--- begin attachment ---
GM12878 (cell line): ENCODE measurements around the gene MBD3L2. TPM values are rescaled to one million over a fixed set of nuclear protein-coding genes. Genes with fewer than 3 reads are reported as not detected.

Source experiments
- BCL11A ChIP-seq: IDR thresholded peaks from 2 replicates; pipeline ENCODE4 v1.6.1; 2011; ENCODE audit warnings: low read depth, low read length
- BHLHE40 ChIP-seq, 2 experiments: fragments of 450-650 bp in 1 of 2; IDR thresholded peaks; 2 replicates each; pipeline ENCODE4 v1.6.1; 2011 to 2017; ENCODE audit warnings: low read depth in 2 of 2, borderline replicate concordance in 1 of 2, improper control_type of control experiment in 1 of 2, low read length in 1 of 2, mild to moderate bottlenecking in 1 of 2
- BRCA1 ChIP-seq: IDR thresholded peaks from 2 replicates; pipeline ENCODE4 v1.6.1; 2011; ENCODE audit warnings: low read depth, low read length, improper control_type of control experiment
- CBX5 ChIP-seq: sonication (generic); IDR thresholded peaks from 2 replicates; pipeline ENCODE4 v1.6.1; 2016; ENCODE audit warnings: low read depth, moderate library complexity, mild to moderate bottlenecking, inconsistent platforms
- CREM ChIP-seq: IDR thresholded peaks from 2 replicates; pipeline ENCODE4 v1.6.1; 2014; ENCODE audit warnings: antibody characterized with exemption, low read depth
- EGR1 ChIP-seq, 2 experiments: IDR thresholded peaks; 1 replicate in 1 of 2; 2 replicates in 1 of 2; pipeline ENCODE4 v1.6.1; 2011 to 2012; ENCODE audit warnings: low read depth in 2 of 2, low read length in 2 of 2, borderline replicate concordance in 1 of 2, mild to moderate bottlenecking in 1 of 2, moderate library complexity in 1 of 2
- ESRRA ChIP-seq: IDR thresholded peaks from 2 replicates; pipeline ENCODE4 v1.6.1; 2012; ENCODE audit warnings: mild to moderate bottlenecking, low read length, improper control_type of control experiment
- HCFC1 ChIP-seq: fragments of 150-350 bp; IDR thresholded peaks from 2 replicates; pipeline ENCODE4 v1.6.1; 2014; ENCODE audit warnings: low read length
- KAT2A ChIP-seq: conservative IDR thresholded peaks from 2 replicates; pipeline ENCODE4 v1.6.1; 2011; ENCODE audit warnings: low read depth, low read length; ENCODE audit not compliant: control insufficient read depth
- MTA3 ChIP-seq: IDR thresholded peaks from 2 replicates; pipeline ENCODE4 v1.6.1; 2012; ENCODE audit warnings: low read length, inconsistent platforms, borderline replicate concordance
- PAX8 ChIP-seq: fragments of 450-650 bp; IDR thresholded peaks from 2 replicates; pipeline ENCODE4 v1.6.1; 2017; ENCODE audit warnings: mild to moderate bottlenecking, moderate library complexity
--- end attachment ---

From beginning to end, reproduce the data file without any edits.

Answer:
GM12878 (cell line): ENCODE measurements around the gene MBD3L2. TPM values are rescaled to one million over a fixed set of nuclear protein-coding genes. Genes with fewer than 3 reads are reported as not detected.

Source experiments
- BCL11A ChIP-seq: IDR thresholded peaks from 2 replicates; pipeline ENCODE4 v1.6.1; 2011; ENCODE audit warnings: low read depth, low read length
- BHLHE40 ChIP-seq, 2 experiments: fragments of 450-650 bp in 1 of 2; IDR thresholded peaks; 2 replicates each; pipeline ENCODE4 v1.6.1; 2011 to 2017; ENCODE audit warnings: low read depth in 2 of 2, borderline replicate concordance in 1 of 2, improper control_type of control experiment in 1 of 2, low read length in 1 of 2, mild to moderate bottlenecking in 1 of 2
- BRCA1 ChIP-seq: IDR thresholded peaks from 2 replicates; pipeline ENCODE4 v1.6.1; 2011; ENCODE audit warnings: low read depth, low read length, improper control_type of control experiment
- CBX5 ChIP-seq: sonication (generic); IDR thresholded peaks from 2 replicates; pipeline ENCODE4 v1.6.1; 2016; ENCODE audit warnings: low read depth, moderate library complexity, mild to moderate bottlenecking, inconsistent platforms
- CREM ChIP-seq: IDR thresholded peaks from 2 replicates; pipeline ENCODE4 v1.6.1; 2014; ENCODE audit warnings: antibody characterized with exemption, low read depth
- EGR1 ChIP-seq, 2 experiments: IDR thresholded peaks; 1 replicate in 1 of 2; 2 replicates in 1 of 2; pipeline ENCODE4 v1.6.1; 2011 to 2012; ENCODE audit warnings: low read depth in 2 of 2, low read length in 2 of 2, borderline replicate concordance in 1 of 2, mild to moderate bottlenecking in 1 of 2, moderate library complexity in 1 of 2
- ESRRA ChIP-seq: IDR thresholded peaks from 2 replicates; pipeline ENCODE4 v1.6.1; 2012; ENCODE audit warnings: mild to moderate bottlenecking, low read length, improper control_type of control experiment
- HCFC1 ChIP-seq: fragments of 150-350 bp; IDR thresholded peaks from 2 replicates; pipeline ENCODE4 v1.6.1; 2014; ENCODE audit warnings: low read length
- KAT2A ChIP-seq: conservative IDR thresholded peaks from 2 replicates; pipeline ENCODE4 v1.6.1; 2011; ENCODE audit warnings: low read depth, low read length; ENCODE audit not compliant: control insufficient read depth
- MTA3 ChIP-seq: IDR thresholded peaks from 2 replicates; pipeline ENCODE4 v1.6.1; 2012; ENCODE audit warnings: low read length, inconsistent platforms, borderline replicate concordance
- PAX8 ChIP-seq: fragments of 450-650 bp; IDR thresholded peaks from 2 replicates; pipeline ENCODE4 v1.6.1; 2017; ENCODE audit warnings: mild to moderate bottlenecking, moderate library complexity